The fourth chapter, “Sustainability,“ concentrates on sustainability, providing an overview of all the challenges facing small coffee farmers, covering social, economic, and environmental issues. It is perhaps the easiest part to read, due to the lack of big numbers, diagrams, and calculations. Yet it is probably the most effective and realistic, with its narrative throwing the reader right into the middle of a small coffee plantation, learning about all its struggles to survive in the tough coffee business.

The final chapter, “The Solutions: Hits and Misses,“ explores a range of topics related to possible solutions to “improve“ the coffee trade, including price control, profitable farming, direct trade, and more.

The back of Karl's book, with a photo of the author and brief description of contents.
Author Karl Wienhold is a consultant, researcher, and Ph.D. candidate.

Of particular interest is the holistic solution offered, which proposes a broader way of approaching the quest for a sustainable coffee production sector through a series of actions and a new way of thinking.

To conclude the book, Karl chooses to include some simple anecdotes, sharing the powerful stories of three coffee farmers he met through his organization, the Cedro Alto Coffee Farmers Collective, which supports the empowerment of small Colombian coffee farmers.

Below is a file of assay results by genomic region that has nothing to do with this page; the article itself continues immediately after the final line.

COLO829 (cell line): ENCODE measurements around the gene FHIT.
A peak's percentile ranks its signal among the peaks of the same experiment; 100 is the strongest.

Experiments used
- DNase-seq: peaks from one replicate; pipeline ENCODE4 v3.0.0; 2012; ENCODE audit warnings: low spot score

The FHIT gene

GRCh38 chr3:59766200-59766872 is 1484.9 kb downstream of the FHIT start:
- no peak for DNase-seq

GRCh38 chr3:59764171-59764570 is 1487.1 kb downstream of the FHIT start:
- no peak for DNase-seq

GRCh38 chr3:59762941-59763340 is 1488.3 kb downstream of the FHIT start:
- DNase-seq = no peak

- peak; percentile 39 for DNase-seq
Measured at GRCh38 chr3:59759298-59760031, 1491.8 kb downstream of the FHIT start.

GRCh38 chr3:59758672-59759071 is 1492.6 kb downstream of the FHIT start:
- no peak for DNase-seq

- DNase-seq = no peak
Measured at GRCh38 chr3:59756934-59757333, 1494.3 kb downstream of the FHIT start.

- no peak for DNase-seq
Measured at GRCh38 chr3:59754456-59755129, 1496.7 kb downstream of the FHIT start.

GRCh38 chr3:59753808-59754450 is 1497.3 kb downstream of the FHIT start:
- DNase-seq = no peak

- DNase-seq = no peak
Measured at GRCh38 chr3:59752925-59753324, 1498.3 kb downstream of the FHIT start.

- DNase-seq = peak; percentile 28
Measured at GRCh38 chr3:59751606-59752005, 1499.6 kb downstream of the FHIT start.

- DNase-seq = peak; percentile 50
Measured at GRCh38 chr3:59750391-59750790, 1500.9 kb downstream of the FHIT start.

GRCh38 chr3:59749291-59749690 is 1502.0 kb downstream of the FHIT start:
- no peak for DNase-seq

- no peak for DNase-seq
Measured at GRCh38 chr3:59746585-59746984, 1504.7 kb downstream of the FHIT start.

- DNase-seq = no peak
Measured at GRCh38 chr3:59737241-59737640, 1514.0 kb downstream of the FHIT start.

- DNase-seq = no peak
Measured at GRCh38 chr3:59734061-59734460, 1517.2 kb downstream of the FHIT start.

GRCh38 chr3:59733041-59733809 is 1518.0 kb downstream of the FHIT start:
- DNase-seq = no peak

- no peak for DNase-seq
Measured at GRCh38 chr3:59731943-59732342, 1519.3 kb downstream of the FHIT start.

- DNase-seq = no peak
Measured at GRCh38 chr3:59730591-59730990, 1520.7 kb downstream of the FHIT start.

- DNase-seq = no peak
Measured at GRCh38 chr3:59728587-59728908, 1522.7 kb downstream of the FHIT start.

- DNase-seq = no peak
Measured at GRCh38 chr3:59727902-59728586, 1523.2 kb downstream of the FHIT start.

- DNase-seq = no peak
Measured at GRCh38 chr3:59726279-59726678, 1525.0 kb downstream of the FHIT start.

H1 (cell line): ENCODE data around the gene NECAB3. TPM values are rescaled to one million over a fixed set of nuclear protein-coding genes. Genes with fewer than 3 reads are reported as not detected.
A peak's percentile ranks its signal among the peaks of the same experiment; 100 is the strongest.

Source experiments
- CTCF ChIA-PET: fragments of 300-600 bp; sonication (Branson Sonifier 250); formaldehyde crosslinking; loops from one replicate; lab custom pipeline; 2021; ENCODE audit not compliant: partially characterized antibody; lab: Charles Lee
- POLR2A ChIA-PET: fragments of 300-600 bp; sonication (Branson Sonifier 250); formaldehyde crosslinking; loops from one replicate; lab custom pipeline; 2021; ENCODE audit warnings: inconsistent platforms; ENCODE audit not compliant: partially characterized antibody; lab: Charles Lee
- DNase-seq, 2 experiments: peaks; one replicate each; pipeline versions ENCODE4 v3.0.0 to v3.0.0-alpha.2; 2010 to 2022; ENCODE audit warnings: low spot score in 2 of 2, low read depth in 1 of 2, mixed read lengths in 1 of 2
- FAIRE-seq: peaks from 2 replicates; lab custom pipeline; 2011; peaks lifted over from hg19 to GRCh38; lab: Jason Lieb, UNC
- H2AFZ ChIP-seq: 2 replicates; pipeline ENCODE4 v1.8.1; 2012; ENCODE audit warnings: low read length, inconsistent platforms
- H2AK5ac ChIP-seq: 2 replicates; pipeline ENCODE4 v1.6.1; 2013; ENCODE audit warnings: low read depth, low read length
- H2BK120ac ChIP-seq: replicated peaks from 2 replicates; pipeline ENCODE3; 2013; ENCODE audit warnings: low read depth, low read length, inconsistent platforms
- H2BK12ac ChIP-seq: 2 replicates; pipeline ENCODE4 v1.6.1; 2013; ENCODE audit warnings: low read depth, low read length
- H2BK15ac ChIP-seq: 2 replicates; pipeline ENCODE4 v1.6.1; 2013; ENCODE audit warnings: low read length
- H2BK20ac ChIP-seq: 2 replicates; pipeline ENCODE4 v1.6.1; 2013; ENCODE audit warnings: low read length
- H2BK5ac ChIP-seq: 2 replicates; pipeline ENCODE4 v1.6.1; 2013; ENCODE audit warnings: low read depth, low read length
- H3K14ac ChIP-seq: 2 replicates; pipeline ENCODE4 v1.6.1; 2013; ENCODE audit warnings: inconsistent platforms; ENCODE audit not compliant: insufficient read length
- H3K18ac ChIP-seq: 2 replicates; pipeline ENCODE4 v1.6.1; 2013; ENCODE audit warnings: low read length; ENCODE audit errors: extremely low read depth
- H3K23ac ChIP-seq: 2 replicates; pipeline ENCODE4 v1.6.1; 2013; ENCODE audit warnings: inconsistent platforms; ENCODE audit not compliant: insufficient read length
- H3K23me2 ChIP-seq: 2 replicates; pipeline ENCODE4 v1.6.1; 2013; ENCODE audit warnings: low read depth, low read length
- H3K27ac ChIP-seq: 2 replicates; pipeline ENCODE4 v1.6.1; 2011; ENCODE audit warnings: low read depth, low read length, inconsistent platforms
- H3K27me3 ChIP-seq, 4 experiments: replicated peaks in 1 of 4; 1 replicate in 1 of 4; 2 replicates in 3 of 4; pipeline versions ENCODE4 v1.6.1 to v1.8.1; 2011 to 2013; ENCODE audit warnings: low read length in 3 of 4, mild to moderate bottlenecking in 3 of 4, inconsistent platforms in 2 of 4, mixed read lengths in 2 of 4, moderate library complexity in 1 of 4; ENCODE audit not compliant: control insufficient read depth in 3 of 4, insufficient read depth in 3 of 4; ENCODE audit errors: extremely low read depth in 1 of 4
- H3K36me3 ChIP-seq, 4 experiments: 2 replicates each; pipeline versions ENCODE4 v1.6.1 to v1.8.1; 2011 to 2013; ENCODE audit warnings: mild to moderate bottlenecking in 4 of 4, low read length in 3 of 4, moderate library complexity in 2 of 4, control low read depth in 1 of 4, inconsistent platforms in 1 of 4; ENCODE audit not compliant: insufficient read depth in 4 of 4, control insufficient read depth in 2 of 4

It is a perfect way to conclude “Cheap Coffee,“ in a way putting a face and a name to all the theories and practices explained up to that point.

The Takeaway

“Cheap Coffee“ deals in economics and lots of theory that may be difficult for the casual reader. The concepts are nevertheless made simpler by examples and diagrams; there are hard, illuminating truths and some proposed solutions. While “Cheap Coffee“ is not an easy book to read, if one takes the time to read it carefully, it will surely change the way one views coffee, giving a new awareness toward it and economics in general.

Best read with an open mind (and a willingness to change things), this is a tough book that prompted me to ask Karl whether things in the coffee industry are changing or will change, and to what end.

“Inevitably things are changing, for the worse and for the better, I’m sure,“ Karl shares. “Those who have no interest in sustainability are finding increasingly clever ways to confuse consumers and make themselves look good at the expense of those who are actually working for change.“

It’s not all bad news, however. Karl adds that “there seems to be a passionate cohort in both producer and consumer communities who are curious and thoughtful and unafraid to acknowledge the ugly parts of the past and how they create the present, particularly how marginalized groups have been silenced and subordinated. … I see this as an insufficient, absolutely necessary, and encouraging first step toward finding more equitable ways for individuals running the coffee trade to do business together.“


Tanya Nanetti (she/her) is a specialty-coffee barista, a traveler, and a dreamer. When she’s not behind the coffee machine (or visiting some hidden corner of the world), she’s busy writing for Coffee Insurrection, a website about specialty coffee that she’s creating along with her boyfriend.

Cover of June + July 2024 issue of Barista Magazine featuring Mikael Jasin of Indonesia.